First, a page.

The 2013 IFAW report, Criminal Nature: The Global Security Implications of the Illegal Wildlife Trade, documents the threat the illegal wildlife trade poses to elephants, rhinos and people. 


About IFAW (The International Fund for Animal Welfare)

Founded in 1969, IFAW rescues and protects animals around the world. With projects in more than 40 countries, IFAW rescues individual animals, works to prevent cruelty to animals, and advocates for the protection of wildlife and habitats. For more information, visit Follow us on Facebook and Twitter.




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Céline Sissler-Bienvenu, IFAW France & francophone Africa
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Sonja Van Tichelen, IFAW EU
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Azzedine Downes,IFAW President and CEO
President and Chief Executive Officer
Céline Sissler-Bienvenu, Director, France and Francophone Africa
Director, France and Francophone Africa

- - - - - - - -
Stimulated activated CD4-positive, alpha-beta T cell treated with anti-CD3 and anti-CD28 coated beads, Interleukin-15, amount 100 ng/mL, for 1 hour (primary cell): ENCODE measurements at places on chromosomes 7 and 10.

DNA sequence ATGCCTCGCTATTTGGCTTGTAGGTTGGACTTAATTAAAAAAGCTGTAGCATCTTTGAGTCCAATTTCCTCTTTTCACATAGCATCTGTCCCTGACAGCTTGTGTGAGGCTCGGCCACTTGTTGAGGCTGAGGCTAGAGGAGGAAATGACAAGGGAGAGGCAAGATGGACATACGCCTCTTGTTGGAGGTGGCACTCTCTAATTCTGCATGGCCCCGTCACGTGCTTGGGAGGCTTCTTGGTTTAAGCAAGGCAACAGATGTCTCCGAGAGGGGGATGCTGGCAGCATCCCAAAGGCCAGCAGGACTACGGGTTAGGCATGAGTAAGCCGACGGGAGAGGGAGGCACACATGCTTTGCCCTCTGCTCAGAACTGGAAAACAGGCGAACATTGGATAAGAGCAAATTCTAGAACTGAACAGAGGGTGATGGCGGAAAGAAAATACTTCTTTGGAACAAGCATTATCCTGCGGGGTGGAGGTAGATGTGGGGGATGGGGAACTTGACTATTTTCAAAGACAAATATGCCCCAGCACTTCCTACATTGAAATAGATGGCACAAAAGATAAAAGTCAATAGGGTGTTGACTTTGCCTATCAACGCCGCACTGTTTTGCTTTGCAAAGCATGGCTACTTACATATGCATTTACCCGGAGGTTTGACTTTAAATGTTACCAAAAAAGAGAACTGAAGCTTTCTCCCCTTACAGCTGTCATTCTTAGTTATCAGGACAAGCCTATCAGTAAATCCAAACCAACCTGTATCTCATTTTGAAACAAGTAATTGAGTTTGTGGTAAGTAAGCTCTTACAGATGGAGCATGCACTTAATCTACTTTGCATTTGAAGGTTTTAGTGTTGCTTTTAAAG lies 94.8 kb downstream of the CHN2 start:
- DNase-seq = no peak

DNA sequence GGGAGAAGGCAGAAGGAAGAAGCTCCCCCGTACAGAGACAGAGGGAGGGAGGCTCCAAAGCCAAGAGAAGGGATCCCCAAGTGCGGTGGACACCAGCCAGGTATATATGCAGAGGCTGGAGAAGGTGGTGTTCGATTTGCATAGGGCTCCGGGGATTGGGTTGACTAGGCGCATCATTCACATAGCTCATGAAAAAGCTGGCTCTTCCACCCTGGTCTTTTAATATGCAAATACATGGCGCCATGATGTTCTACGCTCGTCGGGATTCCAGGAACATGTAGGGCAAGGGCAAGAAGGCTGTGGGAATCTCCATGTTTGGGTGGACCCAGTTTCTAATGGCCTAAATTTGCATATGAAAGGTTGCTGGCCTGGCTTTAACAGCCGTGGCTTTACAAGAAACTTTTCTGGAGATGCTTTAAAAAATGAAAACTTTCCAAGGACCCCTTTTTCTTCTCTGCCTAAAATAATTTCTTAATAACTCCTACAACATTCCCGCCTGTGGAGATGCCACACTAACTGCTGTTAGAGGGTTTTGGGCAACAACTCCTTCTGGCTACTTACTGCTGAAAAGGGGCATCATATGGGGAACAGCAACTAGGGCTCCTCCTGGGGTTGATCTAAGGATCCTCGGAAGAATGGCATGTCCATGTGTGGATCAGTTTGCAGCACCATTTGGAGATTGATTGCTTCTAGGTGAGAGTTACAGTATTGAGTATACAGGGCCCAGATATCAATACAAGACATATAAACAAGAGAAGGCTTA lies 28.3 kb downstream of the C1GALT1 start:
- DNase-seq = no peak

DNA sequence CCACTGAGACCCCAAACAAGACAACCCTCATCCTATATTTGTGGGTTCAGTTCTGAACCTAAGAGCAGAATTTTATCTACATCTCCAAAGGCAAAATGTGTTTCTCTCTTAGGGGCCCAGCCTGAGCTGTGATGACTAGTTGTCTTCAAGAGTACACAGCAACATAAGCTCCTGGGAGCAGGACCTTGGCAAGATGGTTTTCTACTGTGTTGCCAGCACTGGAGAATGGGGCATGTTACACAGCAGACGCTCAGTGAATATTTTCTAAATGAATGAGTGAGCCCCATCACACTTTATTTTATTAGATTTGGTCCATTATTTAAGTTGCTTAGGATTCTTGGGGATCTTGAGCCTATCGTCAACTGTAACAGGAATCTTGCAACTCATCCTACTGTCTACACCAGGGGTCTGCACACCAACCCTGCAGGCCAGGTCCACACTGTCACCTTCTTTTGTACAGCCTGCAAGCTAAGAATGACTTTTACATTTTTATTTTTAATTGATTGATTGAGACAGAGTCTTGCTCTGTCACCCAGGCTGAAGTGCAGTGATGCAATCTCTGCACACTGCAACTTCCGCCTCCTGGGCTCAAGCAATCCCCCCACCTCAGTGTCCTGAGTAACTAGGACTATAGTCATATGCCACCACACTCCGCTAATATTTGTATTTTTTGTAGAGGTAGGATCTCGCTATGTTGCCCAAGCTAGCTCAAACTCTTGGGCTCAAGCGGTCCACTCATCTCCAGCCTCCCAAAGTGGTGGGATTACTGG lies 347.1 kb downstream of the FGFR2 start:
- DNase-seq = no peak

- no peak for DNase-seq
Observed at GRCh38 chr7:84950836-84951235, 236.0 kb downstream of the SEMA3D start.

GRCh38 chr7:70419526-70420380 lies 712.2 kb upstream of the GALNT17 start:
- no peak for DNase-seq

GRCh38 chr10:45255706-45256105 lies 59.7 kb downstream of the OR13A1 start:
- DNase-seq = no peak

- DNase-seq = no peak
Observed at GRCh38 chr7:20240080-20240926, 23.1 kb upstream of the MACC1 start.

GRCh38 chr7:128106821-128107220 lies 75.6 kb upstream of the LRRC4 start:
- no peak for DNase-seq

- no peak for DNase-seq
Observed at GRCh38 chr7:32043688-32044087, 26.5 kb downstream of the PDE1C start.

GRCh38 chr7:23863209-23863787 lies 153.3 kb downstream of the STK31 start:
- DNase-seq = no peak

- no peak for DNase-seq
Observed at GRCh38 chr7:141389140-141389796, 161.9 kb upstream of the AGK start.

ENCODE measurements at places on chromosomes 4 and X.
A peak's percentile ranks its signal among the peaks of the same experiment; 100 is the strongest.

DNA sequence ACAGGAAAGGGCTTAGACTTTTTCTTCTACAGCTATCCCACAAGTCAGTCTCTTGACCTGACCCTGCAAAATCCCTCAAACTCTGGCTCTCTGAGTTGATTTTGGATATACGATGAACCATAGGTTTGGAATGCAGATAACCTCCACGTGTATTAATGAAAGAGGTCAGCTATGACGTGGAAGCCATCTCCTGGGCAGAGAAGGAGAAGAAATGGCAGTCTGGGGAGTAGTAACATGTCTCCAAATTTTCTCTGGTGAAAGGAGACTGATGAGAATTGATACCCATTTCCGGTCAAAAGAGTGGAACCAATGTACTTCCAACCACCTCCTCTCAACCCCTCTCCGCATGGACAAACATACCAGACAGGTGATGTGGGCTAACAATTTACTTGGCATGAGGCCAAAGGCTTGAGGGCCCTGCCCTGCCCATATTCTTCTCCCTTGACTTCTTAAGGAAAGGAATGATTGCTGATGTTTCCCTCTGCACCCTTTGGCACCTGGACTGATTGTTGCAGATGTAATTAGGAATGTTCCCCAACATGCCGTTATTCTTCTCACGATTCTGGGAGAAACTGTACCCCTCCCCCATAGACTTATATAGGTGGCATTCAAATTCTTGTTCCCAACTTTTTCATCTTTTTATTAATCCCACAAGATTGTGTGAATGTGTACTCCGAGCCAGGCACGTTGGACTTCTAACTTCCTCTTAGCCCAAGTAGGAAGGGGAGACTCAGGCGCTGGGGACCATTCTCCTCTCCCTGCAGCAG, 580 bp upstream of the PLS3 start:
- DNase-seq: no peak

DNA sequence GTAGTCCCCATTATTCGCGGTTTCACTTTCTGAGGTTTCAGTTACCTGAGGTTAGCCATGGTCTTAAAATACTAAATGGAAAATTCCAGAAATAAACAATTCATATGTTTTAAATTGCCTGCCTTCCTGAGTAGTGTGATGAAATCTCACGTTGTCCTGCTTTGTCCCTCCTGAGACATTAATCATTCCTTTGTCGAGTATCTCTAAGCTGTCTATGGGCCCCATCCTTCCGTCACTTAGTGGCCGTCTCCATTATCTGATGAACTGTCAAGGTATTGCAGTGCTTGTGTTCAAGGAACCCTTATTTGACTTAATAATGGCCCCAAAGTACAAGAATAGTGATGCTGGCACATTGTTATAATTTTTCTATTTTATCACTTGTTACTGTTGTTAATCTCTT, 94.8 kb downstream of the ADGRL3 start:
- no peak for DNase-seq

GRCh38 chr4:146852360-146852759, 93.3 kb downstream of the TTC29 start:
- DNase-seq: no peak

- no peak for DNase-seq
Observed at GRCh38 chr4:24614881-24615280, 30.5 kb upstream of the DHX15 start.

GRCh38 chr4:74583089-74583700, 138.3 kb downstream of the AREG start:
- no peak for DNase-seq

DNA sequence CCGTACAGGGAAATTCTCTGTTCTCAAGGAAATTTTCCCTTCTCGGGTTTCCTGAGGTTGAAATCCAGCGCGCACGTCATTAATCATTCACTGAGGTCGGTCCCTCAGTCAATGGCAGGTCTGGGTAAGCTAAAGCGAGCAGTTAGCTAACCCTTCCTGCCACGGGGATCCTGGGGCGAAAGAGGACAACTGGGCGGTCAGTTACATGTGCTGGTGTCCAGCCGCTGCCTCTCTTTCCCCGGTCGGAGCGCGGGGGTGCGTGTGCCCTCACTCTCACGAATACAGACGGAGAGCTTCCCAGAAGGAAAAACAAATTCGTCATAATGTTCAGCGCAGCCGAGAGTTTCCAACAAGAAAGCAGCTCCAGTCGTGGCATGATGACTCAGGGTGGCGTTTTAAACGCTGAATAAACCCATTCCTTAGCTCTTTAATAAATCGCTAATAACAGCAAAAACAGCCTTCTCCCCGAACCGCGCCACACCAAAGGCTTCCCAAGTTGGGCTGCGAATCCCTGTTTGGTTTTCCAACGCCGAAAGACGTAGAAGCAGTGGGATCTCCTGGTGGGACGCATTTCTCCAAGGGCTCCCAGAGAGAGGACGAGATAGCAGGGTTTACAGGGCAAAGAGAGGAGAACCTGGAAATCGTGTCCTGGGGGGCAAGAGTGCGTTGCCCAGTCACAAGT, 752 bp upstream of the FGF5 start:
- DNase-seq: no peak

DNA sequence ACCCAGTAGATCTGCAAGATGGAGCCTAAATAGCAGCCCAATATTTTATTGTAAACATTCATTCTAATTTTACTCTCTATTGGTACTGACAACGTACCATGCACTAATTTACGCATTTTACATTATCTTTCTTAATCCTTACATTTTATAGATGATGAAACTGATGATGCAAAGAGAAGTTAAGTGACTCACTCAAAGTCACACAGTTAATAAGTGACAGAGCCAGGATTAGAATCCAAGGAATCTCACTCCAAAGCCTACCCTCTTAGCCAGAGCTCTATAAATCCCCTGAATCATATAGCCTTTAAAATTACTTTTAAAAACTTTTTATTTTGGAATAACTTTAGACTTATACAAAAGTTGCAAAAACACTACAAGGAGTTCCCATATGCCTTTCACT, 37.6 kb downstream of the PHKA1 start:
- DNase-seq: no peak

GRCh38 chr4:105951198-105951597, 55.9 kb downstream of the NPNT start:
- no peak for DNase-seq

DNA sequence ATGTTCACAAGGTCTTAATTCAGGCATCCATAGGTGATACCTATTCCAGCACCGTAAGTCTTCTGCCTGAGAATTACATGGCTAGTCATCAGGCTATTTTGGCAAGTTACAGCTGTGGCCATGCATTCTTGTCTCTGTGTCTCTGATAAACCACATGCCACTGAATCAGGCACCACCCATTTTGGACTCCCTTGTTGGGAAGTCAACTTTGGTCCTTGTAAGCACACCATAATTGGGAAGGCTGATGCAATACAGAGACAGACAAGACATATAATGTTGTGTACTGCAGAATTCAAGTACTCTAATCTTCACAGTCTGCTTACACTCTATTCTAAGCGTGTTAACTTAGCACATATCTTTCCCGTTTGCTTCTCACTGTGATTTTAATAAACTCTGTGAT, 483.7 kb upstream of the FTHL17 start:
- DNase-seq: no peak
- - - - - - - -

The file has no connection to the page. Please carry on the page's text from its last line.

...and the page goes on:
Dr. Elsayed Ahmed Mohamed, Regional Director, Middle East and North Africa
Regional Director, Middle East and North Africa
Dr. Maria (Masha) N. Vorontsova, Senior Advisor to the IFAW Marine Conservation
Senior Advisor to the IFAW Marine Conservation Program
Faye Cuevas, Esq.
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Grace Ge Gabriel, Regional Director, Asia
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Executive Vice President
Matt Collis, Director, International Policy
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Pauline Verheij, Program Manager, Wildlife Crime
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Rikkert Reijnen, Program Director, Wildlife Crime
Program Director, Wildlife Crime
Country Representative, Germany
Country Representative, Germany
Staci McLennan, Director, EU Office
Director, EU Office
Tania McCrea-Steele, Project Lead, Global Wildlife Cybercrime
Project Lead, Global Wildlife Cybercrime
Vivek Menon, Director of IFAW partner, Wildlife Trust of India
Consulting Senior Advisor to the CEO on Strategic Partnerships & Philanthropy